Every story has two sides. And that's certainly the case with the ongoing weakness in the prices of crude oil, minerals, metals and other commodities. The PowerShares Commodity Tracking ETF (DBC), which tracks a commodities index tied to assets like crude oil, gasoline, corn, gold, aluminum and soybeans, has has fallen nearly 20 percent since May and has lost half its value since last summer.
That's good news for American consumers, who are enjoying those lower prices, especially at the gas station. Despite September's wild stock market volatility, consumer confidence show a surprising surge last month, with positive sentiment about the current economic situation hitting levels not seen since September 2007 -- the best reading during the recovery to date.
But the commodities tumble is spelling trouble for corporate profits, financial market stability and the economic health of commodity exporters. While prices stabilized in September, renewed concerns about the health of global growth suggests further declines are likely.
Just this week, we had a weaker-than-expected industrial production report out of Japan, a drop in eurozone inflation into negative territory and a slide in the Caixin China Manufacturing activity index to its lowest level since March 2009.
In the U.S., the cumulative result of the nine regional Federal Reserve manufacturing activity surveys point to an economy slipping back into recession.
You can see the way all these eddies and crosscurrents are combining in what's happening to giant commodities trading house Glencore. Its balance sheet has come under pressure amid the protracted decline in energy and metals prices. Its shares (trading in London) lost 30 percent on Monday before recovering some of the losses.
For context, Glencore's stock lost $14.4 billion in market value in September -- that's $4.4 billion more than was lost in Greek banks during the country's August debt crisis.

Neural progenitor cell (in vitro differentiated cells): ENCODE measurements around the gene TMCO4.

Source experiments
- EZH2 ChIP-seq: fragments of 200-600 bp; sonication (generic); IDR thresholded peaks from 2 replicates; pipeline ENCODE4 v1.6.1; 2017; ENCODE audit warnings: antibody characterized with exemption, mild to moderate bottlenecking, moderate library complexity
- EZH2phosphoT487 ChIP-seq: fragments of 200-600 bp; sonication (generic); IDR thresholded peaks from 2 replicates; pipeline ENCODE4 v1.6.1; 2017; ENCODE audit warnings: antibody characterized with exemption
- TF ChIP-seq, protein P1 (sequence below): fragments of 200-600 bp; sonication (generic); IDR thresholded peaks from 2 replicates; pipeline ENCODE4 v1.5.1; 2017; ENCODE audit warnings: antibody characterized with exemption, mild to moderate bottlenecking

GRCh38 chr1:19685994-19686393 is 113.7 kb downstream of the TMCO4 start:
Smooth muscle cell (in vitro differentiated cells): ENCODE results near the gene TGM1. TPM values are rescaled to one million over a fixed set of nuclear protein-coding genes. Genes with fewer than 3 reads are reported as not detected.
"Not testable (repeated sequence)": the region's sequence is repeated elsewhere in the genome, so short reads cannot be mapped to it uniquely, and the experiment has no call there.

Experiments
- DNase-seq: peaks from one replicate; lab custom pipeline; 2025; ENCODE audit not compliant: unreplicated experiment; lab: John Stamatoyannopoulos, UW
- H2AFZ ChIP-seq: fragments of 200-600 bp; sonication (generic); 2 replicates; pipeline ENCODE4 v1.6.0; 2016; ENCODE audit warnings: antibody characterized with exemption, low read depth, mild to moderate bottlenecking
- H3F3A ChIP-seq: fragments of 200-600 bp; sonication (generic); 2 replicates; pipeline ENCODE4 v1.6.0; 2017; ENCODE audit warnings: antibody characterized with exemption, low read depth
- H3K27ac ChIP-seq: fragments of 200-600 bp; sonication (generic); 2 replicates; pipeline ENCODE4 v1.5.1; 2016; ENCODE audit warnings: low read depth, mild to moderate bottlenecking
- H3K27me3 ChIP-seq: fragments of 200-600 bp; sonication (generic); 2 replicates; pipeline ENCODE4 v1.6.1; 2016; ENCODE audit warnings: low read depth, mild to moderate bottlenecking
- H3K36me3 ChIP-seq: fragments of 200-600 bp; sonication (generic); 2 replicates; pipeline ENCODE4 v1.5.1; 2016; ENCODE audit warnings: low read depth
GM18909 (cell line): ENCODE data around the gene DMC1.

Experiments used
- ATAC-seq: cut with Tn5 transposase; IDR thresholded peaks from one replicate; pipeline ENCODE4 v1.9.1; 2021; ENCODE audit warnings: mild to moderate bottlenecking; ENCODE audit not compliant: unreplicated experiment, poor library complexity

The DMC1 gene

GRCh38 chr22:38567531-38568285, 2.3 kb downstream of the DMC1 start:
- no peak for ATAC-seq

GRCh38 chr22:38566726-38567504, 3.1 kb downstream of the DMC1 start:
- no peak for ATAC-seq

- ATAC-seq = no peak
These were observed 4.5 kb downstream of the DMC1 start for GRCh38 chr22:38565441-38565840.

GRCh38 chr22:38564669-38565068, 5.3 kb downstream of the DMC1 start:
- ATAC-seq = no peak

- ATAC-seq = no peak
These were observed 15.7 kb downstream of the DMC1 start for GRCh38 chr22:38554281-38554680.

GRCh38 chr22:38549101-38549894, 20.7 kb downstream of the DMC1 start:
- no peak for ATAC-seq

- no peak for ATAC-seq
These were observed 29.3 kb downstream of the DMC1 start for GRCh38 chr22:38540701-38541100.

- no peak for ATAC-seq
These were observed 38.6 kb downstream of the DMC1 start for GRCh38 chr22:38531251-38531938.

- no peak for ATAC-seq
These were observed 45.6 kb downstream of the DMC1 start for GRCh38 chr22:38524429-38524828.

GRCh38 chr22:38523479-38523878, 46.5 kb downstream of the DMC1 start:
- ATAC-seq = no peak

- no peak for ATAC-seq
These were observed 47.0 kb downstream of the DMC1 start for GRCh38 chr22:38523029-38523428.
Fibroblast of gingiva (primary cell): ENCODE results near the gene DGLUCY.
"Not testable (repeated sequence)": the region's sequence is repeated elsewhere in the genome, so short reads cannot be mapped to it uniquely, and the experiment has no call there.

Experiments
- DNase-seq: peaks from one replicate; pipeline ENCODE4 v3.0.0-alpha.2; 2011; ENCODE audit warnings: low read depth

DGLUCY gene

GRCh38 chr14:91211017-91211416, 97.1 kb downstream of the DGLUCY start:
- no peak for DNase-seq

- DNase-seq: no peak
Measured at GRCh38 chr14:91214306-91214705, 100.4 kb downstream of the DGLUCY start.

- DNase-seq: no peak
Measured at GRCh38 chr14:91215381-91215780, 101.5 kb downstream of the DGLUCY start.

Glencore's debt has been hit hard as well, focusing attention on the sharp drop in high-yield corporate bonds -- mainly due to rising default risk in the bonds of shale energy companies. The High Yield Bond SPDR (JNK) has fallen to two-year lows. In fact, the JNK is down more than 8 percent from its springtime high, enough to wipe away more than a year-and-a-half of the fund's dividend payouts.
Corporate earnings are also getting hit. Caught in the commodities whirlwind are related companies like mining equipment maker Caterpillar (CAT), which last week announced 10,000 job cuts (roughly 9 percent of its workforce).
According to Factset, S&P 500 third-quarter earnings are on track for a 4.5 percent decline, the first back-to-back decline since 2009. Energy stocks are set to have the largest negative influence on overall profitability, while the materials sector has had the largest decrease in estimated earnings growth since the start of the quarter (to -13.1 percent from -1.5 percent).
Aside from corporate-level implications, much of the world has been dependent on the China-led commodities super-cycle. Just look at Brazil and Australia. The former is a mess, with the Brazil iShares (EWZ) down nearly 70 percent from its 2011 high amid political turmoil, currency volatility, high interest rates and inflation, and an economic recession.
Australia, a developed nation, is an even starker example of the commodities slump impact. It has been the scene of one of the world's largest and most persistent housing bubbles -- prices are up 22 percent over the last three years, and 80 percent since 2003, with prices in Sydney overtaking those in London.
But now, as demand for Australia's iron ore and other minerals diminishes, that bubble is about to burst, according to Alberto Gallo, head of credit research at RBS. Australia has become a "less diversified and commodity dependent economy," with a third of its exports going to China, half of which is iron ore.
The chart above illustrates the scale of what's happening as Australian mining sector capacity use drops to fresh lows. Profitability will take a hit, leading to layoffs, higher unemployment, mortgage defaults and, eventually, lower home prices.
Stepping back, it looks like American consumers may be one of the only winners in all this -- with investors, global citizens and Wall Street denizens on the losing end. But after years of high gasoline prices and persistent raw material inflation, that may not be such a bad thing.